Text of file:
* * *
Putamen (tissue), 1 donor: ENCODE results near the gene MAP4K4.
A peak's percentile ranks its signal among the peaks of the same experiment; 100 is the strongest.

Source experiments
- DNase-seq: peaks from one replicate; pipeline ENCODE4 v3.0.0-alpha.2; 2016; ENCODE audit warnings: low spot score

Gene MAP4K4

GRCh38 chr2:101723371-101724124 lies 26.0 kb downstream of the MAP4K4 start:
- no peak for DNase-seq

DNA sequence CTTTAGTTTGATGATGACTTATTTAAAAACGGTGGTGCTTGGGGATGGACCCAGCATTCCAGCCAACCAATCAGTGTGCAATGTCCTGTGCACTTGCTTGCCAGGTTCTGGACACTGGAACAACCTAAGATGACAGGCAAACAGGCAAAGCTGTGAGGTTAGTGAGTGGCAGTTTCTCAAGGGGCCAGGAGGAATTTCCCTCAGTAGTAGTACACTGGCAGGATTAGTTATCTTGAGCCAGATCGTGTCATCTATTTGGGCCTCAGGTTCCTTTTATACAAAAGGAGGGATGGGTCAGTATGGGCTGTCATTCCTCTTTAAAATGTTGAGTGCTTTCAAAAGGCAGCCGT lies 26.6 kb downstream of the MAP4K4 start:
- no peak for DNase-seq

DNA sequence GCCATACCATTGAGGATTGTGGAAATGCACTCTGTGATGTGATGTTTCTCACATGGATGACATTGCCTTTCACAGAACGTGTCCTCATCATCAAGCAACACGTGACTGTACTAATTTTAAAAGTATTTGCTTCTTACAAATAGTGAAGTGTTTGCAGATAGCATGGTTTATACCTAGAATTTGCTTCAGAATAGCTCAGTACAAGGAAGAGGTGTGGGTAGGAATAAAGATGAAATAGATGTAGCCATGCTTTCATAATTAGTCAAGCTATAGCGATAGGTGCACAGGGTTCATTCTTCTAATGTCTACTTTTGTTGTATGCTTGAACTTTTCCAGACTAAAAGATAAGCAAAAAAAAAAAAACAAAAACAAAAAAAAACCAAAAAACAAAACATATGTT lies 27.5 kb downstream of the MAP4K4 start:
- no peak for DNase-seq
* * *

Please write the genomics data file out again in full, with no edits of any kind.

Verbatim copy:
Putamen (tissue), 1 donor: ENCODE results near the gene MAP4K4.
A peak's percentile ranks its signal among the peaks of the same experiment; 100 is the strongest.

Source experiments
- DNase-seq: peaks from one replicate; pipeline ENCODE4 v3.0.0-alpha.2; 2016; ENCODE audit warnings: low spot score

Gene MAP4K4

GRCh38 chr2:101723371-101724124 lies 26.0 kb downstream of the MAP4K4 start:
- no peak for DNase-seq

DNA sequence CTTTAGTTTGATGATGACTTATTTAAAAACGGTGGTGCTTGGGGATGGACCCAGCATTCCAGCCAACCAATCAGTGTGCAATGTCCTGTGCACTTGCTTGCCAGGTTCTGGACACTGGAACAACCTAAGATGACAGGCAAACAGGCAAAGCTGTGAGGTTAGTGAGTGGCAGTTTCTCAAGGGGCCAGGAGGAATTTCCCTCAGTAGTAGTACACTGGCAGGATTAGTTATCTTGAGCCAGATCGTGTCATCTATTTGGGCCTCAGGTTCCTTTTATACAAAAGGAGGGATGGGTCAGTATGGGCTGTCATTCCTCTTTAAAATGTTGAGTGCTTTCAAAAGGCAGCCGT lies 26.6 kb downstream of the MAP4K4 start:
- no peak for DNase-seq

DNA sequence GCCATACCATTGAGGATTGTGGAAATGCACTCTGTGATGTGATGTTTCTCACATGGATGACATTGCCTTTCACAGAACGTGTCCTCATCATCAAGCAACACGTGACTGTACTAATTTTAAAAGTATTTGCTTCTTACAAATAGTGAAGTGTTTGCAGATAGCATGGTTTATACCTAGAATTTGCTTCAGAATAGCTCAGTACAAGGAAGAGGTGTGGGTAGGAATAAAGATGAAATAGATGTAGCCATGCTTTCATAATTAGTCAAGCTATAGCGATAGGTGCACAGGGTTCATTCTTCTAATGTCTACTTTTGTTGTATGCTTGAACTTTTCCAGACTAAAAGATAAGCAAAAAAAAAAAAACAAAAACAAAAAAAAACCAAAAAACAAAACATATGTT lies 27.5 kb downstream of the MAP4K4 start:
- no peak for DNase-seq